|L - R: Sacred Heart alums, Kathy Byrne and Sheila Smith attended the |
Women's Senate Network Luncheon on Wednesday, October 3rd
at the Paris Club with Illinois State Sen. Alan Dixon
This past Wednesday I was invited to attend the Women's Senate Network Luncheon at the Paris Club in Chicago. I was a guest of Sheila Smith, Chair of the Barat Education Foundation and also a Sacred Heart alumna.
The two guest speakers were Senator Patty Murray ~ Chair, Democratic Senatorial Campaign Committee and Senator Kay Hagan ~ Chair, Women's Senate Network. Kathy Byrne, a Sacred Heart alum and daughter of former Chicago Mayor Jane M. Byrne (alumna of Barat College class of 1955) introduced Senator Hagan. It is always a treat to see Senator Dick Durbin. Sen. Durbin has been very instrumental in helping to see that the Teaching with Primary Sources is a reality in Illinois.
The room was filled with many like minded women but what I found to be most surprising was the list of startling statistics printed and placed on each place setting. It read as follows -
FACTS ON WOMEN IN CONGRESS 2012
- Only 17% of Congress is female.
- The 2010 election was the first cycle since 1987 that the number of women elected to Congress was fewer that the year before.
- Four states (DE, IA, MI and VT) have never sent a woman to either the Senate or the House.
- Not a single woman sat on the Congressional dais in February, 2011 when the notorious HR 3 bill, which included a provision that could subject victims of rape and incest to abortion audits by the IRS, was debated in House subcommittee.
Women hold 90, or 16.8%, of the 535 seats in the 112th US Congress ~ 17, or 17.0% of the 100 seats in the Senate and 73, or 16.8%, of the 435 seats in the House of Representatives. In addition, three women serve as Delegates to the House from Guam, the Virgin Islands and Washington, DC.
Women in the U.S. Senate and House
- Since the first Congress, 12, 014 people have served in the House or Senate. Of these, 268 (roughly 2%) have been women.
- The first woman to serve in the U.S. Senate was Rebecca Latimer Felton (D-GA). Appointed in 1922, she served for one day.
- The first woman elected to the U. S. House of Representatives was Jeannette Rankin (R-MT), who served from 1917-1919 and again from 1941-42. A pacifist, she was the only person to vote against U. S. entry into both World Wars.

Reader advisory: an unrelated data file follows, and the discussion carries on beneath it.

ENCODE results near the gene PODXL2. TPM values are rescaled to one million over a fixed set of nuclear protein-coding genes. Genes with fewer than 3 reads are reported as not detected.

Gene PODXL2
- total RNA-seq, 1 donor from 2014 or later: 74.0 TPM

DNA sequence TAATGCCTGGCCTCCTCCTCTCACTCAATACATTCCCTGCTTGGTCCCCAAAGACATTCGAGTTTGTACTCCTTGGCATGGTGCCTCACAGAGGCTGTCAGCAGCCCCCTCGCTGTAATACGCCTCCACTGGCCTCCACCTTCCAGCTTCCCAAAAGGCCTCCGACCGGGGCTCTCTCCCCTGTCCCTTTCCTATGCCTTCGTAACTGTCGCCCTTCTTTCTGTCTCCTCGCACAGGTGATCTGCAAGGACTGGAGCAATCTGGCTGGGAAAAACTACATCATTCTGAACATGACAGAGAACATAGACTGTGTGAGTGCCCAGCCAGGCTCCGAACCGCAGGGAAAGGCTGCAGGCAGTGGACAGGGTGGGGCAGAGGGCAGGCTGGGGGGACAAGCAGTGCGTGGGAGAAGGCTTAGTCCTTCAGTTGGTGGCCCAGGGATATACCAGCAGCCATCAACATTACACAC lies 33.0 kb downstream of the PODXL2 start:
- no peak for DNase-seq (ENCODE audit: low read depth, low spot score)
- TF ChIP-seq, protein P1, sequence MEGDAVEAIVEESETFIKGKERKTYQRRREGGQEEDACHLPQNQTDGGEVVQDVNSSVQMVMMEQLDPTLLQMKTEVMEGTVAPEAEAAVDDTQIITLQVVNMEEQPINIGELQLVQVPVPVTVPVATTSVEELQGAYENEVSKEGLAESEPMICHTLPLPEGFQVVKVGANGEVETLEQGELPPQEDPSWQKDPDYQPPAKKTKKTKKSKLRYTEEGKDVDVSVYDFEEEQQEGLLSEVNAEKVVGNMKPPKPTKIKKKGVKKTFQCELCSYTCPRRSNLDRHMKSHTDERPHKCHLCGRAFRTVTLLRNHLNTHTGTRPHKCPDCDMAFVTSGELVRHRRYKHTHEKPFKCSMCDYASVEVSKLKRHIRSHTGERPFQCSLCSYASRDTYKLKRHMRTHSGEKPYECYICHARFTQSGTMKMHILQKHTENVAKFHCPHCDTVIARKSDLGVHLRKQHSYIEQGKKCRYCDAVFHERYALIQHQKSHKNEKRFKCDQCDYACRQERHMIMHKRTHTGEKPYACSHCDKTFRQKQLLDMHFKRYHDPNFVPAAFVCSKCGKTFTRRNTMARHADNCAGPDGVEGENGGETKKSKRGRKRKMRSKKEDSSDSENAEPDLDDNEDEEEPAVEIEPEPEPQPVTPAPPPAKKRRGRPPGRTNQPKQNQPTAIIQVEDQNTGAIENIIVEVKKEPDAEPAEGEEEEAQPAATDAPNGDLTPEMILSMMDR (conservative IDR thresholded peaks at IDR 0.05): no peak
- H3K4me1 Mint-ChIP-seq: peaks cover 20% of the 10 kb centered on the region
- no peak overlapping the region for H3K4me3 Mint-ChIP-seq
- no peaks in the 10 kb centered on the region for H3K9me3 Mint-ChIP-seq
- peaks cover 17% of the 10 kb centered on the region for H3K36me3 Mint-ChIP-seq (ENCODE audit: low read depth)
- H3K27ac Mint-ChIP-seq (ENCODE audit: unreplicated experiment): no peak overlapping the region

- Representative Nancy Pelosi (D-CA), the House Democratic Leader, is the first woman to lead her party in Congress.
- To date, a total of 39 women have served in the U.S. Senate, including 25 Democrats and 14 Republicans.
- The first woman of color in Congress was Representative Patsy Mink (D-HI) who served fro 1965-1977 and again from 1990 until her death in 2002. The first African American woman in Congress was Shirley Chisholm (D-NY), who served from 1969-1983. The first Latina in Congress was Representative Ileana Ros Lehtinen (R-FL), who took office in 1989 and is still serving.
- Senator Olympia Snowe (R-ME) is the first woman (and the only Republican woman) to have been elected to her State House, State Senate, U.S. House, and U.S. Senate. Senator Debbie Stabenow (D-MI) also followed this path to the U.S. Senate, making her the first Democrat to do so.
- Loretta Sanchez (D-CA47) and Linda Sanchez (D-CA 39) are the first sisters to serve together in Congress.
Closer to Home
- In 2012, 75 women hold statewide elective executive offices across the country - 23.4% of the 320 available seats.
- 1,749 or 23.7% of the 7,382 state legislators in the United States, are women. Since 1971, the number of women serving in state legislatures has more than quintupled.
- As of January 2012, among the 100 largest cities in the U.S., 12 had women mayors.
From Rutgers University, the Center for American Women and Politics
It was a very "eye-opening" luncheon and naturally it was wonderful to be with fellow Sacred Heart alums. I would encourage all citizens but most especially women to get involved on a local, state and national level.